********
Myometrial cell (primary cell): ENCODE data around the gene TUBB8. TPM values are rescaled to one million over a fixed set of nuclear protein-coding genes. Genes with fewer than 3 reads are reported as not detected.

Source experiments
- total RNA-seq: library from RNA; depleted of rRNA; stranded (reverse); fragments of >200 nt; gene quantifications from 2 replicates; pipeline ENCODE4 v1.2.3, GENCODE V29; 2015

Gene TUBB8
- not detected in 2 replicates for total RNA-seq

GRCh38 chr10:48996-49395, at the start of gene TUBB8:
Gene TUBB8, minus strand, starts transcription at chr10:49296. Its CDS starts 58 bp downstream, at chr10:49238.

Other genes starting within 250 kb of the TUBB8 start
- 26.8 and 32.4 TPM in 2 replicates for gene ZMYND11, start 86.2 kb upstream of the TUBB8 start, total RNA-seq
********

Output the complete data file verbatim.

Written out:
Myometrial cell (primary cell): ENCODE data around the gene TUBB8. TPM values are rescaled to one million over a fixed set of nuclear protein-coding genes. Genes with fewer than 3 reads are reported as not detected.

Source experiments
- total RNA-seq: library from RNA; depleted of rRNA; stranded (reverse); fragments of >200 nt; gene quantifications from 2 replicates; pipeline ENCODE4 v1.2.3, GENCODE V29; 2015

Gene TUBB8
- not detected in 2 replicates for total RNA-seq

GRCh38 chr10:48996-49395, at the start of gene TUBB8:
Gene TUBB8, minus strand, starts transcription at chr10:49296. Its CDS starts 58 bp downstream, at chr10:49238.

Other genes starting within 250 kb of the TUBB8 start
- 26.8 and 32.4 TPM in 2 replicates for gene ZMYND11, start 86.2 kb upstream of the TUBB8 start, total RNA-seq